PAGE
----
Copyrights are sacrosanct to me. The theft of intellectual property has become the norm with people who download movies, music and software without paying for them.
But your commercial demo (or any other demo, for that matter) doesn’t fall under that category.
In fact, you get special treatment.
A question that’s often asked when producing a client’s demo is about the material I pick. It’s always slightly adjusted material from television and radio commercials. And every so often, a client will be concerned that the material is copyrighted, and therefore, is a crime to use in a demo.
(Where was that line of thinking when I was fighting against Napster and Kazaa??)
Yes, the material is copyrighted.
No, it’s not a crime to use it in a demo.
The copyright laws of the US (and most other countries that are a party to the Berne Convention) protect anything created from the moment it’s affixed to a medium: written down, voiced, filmed, recorded.
But also built into the section of the US Code that lays out the copyright protections is a concept called “fair use.”
Fair use dictates that as long as you’re not replacing the sale of something, using the entire length of something, adding to the public discourse and not competing in the same marketplace, you are free to use anything you like, and specifically, to demonstrate your abilities via…a demo.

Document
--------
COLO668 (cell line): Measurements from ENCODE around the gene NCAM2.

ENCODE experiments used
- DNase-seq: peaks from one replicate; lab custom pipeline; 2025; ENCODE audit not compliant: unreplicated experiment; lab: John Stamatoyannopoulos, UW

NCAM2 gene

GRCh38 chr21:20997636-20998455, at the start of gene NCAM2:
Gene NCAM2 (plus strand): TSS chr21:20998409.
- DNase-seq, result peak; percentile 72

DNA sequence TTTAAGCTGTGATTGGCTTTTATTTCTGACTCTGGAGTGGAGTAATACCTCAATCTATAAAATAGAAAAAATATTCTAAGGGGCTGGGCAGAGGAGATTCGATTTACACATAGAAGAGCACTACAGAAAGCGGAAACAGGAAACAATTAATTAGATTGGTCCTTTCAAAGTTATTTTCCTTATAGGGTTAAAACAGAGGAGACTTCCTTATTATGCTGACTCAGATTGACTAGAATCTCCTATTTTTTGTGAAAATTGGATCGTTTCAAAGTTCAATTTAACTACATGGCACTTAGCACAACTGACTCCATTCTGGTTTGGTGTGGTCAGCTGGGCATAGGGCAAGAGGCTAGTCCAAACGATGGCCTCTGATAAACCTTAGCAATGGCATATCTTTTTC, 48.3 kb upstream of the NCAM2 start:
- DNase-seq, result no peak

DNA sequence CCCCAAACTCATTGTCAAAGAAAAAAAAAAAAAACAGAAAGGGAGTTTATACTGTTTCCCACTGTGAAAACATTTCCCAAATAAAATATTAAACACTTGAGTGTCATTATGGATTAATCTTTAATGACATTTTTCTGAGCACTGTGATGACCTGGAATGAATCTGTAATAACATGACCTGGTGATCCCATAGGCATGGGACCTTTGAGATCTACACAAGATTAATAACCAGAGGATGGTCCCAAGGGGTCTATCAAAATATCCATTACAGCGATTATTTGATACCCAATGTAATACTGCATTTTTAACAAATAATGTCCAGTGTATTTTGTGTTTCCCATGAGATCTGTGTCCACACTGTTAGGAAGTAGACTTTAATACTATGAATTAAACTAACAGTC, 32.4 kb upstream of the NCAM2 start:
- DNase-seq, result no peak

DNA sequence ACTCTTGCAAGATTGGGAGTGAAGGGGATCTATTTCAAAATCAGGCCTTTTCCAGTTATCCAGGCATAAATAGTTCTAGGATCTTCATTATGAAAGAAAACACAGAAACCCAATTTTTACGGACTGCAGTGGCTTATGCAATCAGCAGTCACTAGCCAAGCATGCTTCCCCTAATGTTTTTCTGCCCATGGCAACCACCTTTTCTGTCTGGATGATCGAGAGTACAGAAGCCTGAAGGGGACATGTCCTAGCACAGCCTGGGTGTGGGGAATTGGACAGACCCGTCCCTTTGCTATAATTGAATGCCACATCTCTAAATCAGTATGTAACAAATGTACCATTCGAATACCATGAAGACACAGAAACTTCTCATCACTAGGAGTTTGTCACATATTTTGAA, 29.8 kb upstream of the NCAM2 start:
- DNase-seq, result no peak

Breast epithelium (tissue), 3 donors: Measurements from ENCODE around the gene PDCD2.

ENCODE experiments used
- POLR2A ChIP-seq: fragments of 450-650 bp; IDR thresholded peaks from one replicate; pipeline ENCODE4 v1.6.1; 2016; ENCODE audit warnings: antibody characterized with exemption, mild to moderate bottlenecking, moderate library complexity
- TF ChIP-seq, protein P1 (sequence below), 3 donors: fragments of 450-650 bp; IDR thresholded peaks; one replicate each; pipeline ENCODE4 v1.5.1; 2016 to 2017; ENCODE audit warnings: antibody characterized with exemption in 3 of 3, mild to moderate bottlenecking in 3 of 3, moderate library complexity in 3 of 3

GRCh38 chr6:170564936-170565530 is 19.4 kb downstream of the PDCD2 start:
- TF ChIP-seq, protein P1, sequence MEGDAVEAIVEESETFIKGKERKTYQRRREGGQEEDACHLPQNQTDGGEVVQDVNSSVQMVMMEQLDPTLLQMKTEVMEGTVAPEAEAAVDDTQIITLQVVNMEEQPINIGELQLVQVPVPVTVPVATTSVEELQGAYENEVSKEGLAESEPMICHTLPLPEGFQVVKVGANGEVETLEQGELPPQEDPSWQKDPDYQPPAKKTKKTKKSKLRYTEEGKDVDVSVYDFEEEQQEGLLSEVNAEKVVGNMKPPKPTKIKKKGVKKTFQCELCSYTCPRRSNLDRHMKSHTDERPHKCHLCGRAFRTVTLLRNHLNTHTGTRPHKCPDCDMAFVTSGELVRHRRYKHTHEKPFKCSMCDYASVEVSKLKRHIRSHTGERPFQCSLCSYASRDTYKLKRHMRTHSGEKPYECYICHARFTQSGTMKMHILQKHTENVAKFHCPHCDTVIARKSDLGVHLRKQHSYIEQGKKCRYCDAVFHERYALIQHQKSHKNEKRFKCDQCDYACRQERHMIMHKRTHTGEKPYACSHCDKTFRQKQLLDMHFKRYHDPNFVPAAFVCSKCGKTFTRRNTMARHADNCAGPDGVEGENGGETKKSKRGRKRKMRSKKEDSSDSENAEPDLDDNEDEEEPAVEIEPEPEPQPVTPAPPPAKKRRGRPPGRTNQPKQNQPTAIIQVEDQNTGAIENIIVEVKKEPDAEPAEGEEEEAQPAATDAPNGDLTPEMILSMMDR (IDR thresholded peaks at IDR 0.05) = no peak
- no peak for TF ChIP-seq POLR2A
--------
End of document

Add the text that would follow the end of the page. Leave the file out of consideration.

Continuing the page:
And why wouldn’t you want to show your potential clients exactly how you’d sound voicing the most professional, highly evolved material used in advertising? Can you imagine what our demos would sound like with products like Acme, Inc, Widgets International and YourNameGoesHere Laundry detergent?
Rest assured that when I pick copy for you to perform for your demo, that copy will be designed to show exactly what you can do with the most famous brands in the world – so that someday, you actually will. And the use of that copy is protected speech, designed not to compete with those products and services, but rather to show the world your mad skillz.
Hope this helps.